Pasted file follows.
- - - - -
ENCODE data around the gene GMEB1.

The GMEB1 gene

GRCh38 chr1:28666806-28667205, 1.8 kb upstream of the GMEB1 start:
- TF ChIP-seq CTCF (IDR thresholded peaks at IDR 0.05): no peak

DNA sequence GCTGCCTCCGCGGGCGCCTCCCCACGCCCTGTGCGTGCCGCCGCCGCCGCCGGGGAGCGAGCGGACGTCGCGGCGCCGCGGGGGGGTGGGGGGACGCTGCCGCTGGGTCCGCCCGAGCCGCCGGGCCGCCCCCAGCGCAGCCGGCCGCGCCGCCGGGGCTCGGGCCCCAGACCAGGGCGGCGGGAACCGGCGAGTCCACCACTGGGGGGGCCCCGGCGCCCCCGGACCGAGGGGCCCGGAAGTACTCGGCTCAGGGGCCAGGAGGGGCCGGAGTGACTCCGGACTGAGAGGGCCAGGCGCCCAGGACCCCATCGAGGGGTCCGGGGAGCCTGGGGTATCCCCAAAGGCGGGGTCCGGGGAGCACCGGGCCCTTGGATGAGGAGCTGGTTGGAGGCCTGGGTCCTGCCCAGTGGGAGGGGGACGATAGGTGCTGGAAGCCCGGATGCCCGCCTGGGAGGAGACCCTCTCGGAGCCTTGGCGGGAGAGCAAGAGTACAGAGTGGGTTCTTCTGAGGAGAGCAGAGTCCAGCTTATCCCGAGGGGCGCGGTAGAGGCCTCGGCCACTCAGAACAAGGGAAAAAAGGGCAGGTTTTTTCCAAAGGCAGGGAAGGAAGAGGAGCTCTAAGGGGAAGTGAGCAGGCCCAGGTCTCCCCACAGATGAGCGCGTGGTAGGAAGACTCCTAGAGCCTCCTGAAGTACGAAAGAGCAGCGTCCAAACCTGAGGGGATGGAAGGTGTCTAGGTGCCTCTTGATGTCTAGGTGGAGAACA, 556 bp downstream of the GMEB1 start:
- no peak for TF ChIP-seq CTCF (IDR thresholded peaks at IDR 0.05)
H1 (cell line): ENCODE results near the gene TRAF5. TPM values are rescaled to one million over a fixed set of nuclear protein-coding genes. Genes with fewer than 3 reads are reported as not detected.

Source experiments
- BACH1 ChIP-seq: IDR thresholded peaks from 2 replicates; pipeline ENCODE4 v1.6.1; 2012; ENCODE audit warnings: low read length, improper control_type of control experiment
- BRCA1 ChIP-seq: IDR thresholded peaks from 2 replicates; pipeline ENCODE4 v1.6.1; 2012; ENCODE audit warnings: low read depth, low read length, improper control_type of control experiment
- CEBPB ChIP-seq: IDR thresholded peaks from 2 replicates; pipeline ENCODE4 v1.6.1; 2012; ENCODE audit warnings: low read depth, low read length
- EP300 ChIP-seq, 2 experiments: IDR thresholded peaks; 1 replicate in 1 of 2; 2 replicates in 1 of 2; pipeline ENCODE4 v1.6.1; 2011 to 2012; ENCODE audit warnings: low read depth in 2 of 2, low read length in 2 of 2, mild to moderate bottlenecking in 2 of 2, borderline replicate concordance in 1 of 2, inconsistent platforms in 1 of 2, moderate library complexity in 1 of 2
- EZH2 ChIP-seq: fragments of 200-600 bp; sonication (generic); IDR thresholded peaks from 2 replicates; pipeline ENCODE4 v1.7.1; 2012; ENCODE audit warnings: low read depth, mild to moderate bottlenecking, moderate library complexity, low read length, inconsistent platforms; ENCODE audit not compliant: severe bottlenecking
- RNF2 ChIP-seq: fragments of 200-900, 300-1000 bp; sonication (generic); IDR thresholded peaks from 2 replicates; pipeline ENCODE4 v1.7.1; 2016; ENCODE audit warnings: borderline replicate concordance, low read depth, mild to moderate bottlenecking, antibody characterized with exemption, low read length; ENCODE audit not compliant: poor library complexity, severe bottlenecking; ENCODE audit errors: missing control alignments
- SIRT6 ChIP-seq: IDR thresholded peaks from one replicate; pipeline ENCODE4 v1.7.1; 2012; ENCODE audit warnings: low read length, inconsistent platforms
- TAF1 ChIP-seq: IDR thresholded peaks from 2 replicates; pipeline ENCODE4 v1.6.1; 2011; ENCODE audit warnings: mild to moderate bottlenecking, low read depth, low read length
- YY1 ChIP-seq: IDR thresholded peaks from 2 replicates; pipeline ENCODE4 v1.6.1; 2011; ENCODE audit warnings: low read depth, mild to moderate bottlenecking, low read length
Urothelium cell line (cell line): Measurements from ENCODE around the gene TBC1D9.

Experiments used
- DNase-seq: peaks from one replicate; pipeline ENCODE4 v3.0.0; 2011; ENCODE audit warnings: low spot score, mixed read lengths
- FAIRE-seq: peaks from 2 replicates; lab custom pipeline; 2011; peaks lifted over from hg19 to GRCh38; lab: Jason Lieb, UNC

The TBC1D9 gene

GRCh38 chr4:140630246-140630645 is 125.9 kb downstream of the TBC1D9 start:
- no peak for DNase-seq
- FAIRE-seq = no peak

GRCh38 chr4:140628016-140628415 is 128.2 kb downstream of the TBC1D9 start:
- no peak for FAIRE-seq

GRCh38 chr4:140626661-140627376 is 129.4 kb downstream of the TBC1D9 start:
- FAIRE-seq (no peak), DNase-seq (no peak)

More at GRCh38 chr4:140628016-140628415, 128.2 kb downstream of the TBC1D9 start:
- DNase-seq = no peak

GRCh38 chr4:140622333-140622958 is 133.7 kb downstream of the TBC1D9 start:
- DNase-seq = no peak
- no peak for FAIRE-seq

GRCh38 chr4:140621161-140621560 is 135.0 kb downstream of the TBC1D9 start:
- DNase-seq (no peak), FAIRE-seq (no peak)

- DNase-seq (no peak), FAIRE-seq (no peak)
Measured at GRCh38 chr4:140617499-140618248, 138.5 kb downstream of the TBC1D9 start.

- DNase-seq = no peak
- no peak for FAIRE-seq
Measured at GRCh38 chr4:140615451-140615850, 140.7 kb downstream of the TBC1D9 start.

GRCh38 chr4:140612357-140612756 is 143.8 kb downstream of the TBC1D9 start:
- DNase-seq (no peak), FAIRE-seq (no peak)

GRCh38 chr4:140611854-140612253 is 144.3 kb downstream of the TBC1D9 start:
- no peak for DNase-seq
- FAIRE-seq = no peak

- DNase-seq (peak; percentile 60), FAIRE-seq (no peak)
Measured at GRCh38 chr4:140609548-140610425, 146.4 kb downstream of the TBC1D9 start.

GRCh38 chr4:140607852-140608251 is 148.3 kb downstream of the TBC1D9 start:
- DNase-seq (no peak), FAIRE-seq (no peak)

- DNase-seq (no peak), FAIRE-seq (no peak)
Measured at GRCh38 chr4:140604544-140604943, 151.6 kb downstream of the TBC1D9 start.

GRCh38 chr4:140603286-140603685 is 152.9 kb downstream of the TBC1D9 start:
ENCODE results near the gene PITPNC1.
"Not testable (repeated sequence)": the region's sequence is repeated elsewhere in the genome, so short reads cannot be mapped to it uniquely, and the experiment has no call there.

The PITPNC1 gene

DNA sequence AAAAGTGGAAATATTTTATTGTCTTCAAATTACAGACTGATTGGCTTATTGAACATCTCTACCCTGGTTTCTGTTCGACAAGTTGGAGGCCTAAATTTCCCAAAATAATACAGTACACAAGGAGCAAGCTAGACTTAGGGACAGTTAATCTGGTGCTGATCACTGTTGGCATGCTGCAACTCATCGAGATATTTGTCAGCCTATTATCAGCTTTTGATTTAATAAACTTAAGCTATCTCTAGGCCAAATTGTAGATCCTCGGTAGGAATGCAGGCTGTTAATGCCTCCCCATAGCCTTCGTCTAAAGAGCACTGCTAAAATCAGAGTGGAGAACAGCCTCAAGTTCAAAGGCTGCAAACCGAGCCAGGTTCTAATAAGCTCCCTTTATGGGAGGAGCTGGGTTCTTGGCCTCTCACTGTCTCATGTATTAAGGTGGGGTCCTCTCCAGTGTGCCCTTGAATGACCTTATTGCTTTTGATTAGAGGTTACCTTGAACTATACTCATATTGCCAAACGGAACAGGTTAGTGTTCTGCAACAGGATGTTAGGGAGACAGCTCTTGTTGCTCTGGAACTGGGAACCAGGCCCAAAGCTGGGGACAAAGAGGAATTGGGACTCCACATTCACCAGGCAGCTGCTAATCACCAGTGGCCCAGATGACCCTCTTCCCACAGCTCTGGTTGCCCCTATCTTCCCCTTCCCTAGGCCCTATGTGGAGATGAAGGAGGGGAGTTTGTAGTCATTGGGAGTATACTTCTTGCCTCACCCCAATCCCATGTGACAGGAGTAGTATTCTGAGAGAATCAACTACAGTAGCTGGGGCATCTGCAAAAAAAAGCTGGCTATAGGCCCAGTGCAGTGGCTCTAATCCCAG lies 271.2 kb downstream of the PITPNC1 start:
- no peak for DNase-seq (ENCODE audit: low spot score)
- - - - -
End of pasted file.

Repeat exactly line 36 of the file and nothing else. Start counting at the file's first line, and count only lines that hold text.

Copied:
- DNase-seq (no peak), FAIRE-seq (no peak)